Carlos Tavarez and Joshua Granada were the first paramedics to arrive at the Pulse nightclub after a gunman opened fire in the early morning of June 12, 2016. Over the next few hours they transported 13 people with life-threatening injuries to the Orlando Regional Medical Center (ORMC). All survived. The pair were exceptionally well-practiced in how to handle a mass-casualty incident. They regularly team up in paramedic competitions, and have twice been crowned national champions. But they don’t usually work together. The night of the shooting marked the first time in four years.
Tavarez and Granada, who are best friends, talked to The Trace about how they aided the survivors of Pulse, about their training, and about how they have coped with the aftermath.
Joshua Granada: I was the driver that morning, the engineer on Rescue Number Seven. When the shooting started, around 2 a.m., we were literally right down the street from Pulse, at ORMC. We’re typically stationed a mile or two away, but we had just dropped off a guy.
I was outside, putting the stretcher in the ambulance. I thought I heard fireworks, but I wasn’t paying much attention. That’s when Carlos came running out, yelling at me, “There’s a shooting at the Pulse!” He’d been talking to an officer in the ER, and heard it over the guy’s radio. We weren’t dispatched to the call — so we weren’t supposed to go — but we took off.
The hospital was a half mile up the road from Pulse. Tavarez and Granada arrived just minutes after the first 911 call was made.
Carlos Tavarez: We saw lots of people running. We heard shooting going back and forth. It probably only lasted a minute or two, but it seemed like forever. We saw a person getting helped across the street from Pulse to a nearby fire station, and we drove right up to help.
JG: The man collapsed on a bench in front of the station. Carlos jumped out while I unloaded the stretcher, so I was maybe 10 seconds behind. Carlos cut off the guy’s clothes, and I could see he was shot in the stomach. When you’re dealing with gunshots, you basically have to get the person naked to figure out where the wound is.
The patient was saying, “Help me. Don’t let me die,” over and over and over again. I remember saying his name a lot to help calm him down and to reassure him. I was saying, “You’re not going to die. You’re going to be fine.”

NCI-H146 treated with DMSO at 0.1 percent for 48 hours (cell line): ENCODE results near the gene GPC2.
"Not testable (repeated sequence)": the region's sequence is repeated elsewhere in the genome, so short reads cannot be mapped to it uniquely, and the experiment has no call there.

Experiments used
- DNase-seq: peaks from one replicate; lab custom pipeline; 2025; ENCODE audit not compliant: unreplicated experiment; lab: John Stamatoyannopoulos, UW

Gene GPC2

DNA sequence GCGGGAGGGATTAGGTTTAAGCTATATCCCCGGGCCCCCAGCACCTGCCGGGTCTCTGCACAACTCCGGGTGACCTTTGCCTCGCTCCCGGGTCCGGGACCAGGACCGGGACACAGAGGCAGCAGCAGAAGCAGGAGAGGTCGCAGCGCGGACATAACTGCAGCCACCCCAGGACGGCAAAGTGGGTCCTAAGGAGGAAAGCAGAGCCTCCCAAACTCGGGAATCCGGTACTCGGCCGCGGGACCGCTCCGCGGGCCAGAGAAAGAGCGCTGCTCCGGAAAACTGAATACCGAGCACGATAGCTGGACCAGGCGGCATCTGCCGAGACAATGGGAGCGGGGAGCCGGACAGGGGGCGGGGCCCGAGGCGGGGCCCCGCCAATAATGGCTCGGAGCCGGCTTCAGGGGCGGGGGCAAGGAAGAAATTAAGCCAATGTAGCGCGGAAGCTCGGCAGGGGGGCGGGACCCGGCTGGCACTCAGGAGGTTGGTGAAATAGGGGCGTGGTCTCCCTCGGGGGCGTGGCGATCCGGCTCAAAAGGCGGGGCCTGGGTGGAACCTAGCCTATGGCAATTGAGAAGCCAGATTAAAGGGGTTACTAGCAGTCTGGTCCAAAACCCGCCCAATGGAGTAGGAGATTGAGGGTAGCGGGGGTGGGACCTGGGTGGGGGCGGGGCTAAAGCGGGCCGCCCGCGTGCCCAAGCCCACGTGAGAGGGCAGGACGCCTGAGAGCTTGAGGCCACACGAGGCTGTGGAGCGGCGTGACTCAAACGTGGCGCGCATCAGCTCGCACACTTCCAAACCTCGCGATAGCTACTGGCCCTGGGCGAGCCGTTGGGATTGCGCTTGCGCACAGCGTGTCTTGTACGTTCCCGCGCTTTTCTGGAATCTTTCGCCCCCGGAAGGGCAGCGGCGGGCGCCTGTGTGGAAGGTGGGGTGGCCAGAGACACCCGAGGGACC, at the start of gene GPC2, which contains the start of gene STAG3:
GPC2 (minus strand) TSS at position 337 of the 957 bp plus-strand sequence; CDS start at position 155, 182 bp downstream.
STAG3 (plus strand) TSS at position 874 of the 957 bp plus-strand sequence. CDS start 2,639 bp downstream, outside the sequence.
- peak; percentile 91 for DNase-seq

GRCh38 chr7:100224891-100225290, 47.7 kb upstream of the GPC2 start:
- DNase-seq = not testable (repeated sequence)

CT: Just before we took that patient to the hospital, I took a second to look around. I saw a couple people walking around and crying, but it didn’t really seem like there were any critical people. Yet. So we quickly dropped that guy off, and turned around in less than two or three minutes.
I’m also a nurse at that emergency room and I told them, “I think you’re going to have a bunch of people coming in.” But I was thinking they’d have minor wounds. I didn’t realize how hurt people were going to be when we went back.
Tavarez and Granada arrived back at the nightclub at around 2:15 a.m. Dozens of people were still trapped inside. Gunshots continued to ring out. Police had arrived, but the two paramedics were the only ambulance crew at the scene. Because the situation was so perilous, with an active shooter still on a rampage, other emergency medical vehicles were being held at a staging area about a mile away.
JG: The second trip was when we saw the streets flooded with people. Pretty much anyone that could make it out had made it out by then. As we got closer, we saw people who couldn’t walk. We saw people looking for their friends, trying to find their loved ones. People who were injured but could walk were pretty much running, or walking any way they could, to the emergency room. It was chaotic. People were screaming: “Help this person! Help that person!”
CT: That’s when we started seeing the big, big injuries — the people whose injuries were extremely critical and needed to be off the scene. We saw injuries we’d only read about.
We had a patient with what appeared to be a bullet wound in his back, between his shoulder blades. He looked like he was hyperventilating, and then he passed out. When I was finally able to take a good look at him, his chest looked like it was full of air. I thought one of his lungs had collapsed, but I wasn’t sure which one.
JG: Carlos just — bam! — stuck two needles in the chest, and I saw the guy take a huge gasp of air. A double-needle decompression — that’s something someone might do once in their entire career. Might do, because there are very specific circumstances surrounding it. You’re taking one of the biggest needles we have, and you’re sticking it into somebody’s chest. It lets out all the air that’s trapped, the lung re-expands, and the person can breathe again.
The paramedics sped back to the hospital with the man who had been shot in the back and one other victim. They briefly assisted emergency room staff and returned to the nightclub at about 2:30 a.m.
It was their third time back at the club and they were still the only ambulance transporting patients to the hospital. But they weren’t the only medical professionals at Pulse. Paramedics from a fire station downtown were tending to victims and had set up a triage station across the street, outside an Einstein Bros bagel shop.